The simple guide to a serious angler’s bait options

THE Eastern Cape is in my opinion the hunting and fishing paradise of the world.

We literally have more species of antelope, bird life and fish than anywhere else.

Our climate is moderate and we have a usable infrastructure to support all this.

There is so much to offer the outdoors man and yet things seem so neglected. The public at large seem so complacent regarding this jewel on our doorstep.

The Sundays River surf zone from the river mouth back to Coega Harbour is another East Cape jewel that caters for every type of angler.

Edible and non-edibles abound in numbers and the area is vast enough to cater for a number of anglers who can spread out.

The area has limited access so once again it is restricted to the strong and healthy. Vast distances need to be covered in order to get to these productive spots.

Access can only be lawfully gained from the river mouth area or from Hougham Park.

This is strictly a no-go vehicle zone.

This zone is not bait specific and the artificial angler has also achieved great success here in the past. The choice of fresh bait is paramount to increasing angling success in general.

Recently I was introduced to a fellow, “Rob” (no names no pack drill) who supplies custom prepared baits for the serious angler.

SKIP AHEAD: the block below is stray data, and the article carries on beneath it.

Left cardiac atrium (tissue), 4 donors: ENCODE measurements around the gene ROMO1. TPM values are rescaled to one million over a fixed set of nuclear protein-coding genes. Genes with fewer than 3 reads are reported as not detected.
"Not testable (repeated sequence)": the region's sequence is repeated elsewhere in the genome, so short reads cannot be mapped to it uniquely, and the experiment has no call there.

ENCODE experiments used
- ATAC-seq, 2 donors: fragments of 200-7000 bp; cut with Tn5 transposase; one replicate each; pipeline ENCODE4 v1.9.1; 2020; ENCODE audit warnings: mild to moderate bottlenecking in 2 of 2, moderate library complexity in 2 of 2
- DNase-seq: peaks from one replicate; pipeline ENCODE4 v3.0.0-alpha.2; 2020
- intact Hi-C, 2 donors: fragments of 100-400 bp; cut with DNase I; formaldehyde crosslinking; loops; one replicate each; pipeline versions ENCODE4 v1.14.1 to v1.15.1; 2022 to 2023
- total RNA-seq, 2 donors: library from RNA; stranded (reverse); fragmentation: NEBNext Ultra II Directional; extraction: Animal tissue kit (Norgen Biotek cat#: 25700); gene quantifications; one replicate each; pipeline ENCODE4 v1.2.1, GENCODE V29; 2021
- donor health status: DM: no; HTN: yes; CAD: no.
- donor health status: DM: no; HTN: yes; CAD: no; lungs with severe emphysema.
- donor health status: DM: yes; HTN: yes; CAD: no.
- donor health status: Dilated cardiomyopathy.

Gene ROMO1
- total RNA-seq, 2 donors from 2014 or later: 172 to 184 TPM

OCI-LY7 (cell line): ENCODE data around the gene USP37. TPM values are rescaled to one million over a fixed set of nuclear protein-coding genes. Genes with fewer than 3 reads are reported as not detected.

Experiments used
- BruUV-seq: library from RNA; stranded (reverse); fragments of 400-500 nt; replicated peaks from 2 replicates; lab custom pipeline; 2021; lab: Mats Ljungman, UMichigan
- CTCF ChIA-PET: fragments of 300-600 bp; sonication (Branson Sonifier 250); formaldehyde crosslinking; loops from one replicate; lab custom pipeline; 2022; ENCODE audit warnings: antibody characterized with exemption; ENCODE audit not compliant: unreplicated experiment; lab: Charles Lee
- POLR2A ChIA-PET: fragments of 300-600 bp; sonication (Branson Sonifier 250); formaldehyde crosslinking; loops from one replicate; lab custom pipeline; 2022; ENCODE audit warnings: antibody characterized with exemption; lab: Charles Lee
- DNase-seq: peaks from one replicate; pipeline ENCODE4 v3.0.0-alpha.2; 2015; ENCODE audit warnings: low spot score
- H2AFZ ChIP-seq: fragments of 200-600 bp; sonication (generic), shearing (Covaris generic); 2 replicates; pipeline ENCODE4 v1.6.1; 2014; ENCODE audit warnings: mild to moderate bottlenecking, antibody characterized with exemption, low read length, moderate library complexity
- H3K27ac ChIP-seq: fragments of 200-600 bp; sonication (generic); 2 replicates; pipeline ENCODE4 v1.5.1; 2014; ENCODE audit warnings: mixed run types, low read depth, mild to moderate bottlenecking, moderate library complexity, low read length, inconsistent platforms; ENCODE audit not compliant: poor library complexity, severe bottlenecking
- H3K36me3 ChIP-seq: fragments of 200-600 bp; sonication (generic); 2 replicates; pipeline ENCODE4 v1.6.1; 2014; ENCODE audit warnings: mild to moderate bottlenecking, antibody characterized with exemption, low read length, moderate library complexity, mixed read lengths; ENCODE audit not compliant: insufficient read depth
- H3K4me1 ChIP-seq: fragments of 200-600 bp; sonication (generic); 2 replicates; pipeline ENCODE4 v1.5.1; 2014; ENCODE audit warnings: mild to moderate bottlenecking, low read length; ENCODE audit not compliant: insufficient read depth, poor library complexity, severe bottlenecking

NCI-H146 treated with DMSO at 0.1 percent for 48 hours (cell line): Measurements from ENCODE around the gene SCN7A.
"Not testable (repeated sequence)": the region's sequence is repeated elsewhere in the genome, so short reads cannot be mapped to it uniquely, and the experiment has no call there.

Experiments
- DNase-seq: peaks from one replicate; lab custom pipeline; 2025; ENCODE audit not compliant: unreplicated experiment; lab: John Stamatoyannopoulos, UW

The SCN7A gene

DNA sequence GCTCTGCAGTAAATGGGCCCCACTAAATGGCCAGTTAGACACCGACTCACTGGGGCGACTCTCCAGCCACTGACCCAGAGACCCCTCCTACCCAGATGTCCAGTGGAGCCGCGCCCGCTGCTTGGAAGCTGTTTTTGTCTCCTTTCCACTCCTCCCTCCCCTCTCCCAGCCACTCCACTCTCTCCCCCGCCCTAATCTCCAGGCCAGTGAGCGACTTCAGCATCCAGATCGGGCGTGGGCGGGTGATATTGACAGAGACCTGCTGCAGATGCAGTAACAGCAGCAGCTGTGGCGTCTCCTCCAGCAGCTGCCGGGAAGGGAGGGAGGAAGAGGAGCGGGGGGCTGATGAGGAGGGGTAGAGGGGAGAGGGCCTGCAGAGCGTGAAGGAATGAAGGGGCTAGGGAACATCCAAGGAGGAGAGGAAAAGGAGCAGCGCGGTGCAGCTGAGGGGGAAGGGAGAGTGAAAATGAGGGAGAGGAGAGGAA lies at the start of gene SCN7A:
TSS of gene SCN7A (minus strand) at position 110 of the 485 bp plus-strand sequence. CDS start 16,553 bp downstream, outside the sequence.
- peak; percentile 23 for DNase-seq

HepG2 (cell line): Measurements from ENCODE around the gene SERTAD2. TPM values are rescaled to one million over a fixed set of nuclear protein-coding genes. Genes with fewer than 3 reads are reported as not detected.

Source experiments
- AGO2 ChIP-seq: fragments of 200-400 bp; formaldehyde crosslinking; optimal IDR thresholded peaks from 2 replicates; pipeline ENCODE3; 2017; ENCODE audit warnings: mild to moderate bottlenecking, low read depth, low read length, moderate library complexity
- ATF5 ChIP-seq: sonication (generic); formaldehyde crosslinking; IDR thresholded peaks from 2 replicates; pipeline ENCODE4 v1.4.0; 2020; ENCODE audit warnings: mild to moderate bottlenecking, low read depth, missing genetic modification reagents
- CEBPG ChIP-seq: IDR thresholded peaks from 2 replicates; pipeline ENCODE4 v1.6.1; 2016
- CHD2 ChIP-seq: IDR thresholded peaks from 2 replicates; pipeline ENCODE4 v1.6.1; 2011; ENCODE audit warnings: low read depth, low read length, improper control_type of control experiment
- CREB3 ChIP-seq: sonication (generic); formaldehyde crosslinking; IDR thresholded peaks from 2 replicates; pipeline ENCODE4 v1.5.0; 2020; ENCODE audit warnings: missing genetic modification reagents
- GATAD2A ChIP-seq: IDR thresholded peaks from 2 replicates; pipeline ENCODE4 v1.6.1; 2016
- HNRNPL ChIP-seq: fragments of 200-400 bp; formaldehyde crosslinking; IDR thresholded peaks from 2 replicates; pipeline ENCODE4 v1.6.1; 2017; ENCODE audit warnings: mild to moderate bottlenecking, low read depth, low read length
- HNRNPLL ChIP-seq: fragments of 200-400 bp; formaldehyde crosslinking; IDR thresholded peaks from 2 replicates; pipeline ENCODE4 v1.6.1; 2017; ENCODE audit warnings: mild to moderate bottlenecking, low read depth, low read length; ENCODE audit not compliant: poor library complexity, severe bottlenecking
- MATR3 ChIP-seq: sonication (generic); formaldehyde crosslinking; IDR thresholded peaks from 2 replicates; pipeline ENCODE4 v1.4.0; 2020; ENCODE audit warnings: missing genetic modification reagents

A tip to be used when selecting sardine is to look at the colour of the bait’s skin in general and the colour of the eyes. The more scales the sardine has the better as this retains freshness and oils that are most important. The more natural it looks the better the quality. Rob says the local sardine supply is vastly depleted so a foreign market has been sourced.

Aqua culture of sardine has now been perfected in one of the “Brics” countries where the size of the sardine can be selected out of the tank according to preference and processed without undue stress being placed on the fish as in the case of purse seine netting.

The fish get spoilt in the nets through bruising and scaling and when placed into crates prior to processing and freezing.

The top half is far better than the bottom half due to the pressure of weight creating a vast difference in quality (sardines are subject to softening and come off when casting) of the 5kg box locally produced.

The Ghost cotton used to fix the sardine to hooks should be used sparingly as this detracts from the natural appeal of the bait. The mass production process is not good for the angler hence the field of custom baits.

Specialised baits are now produced through smaller vacuum packed and frozen quantities. This allows the angler to select only what is required and (hopefully) reduces pressure on the natural bait stock.

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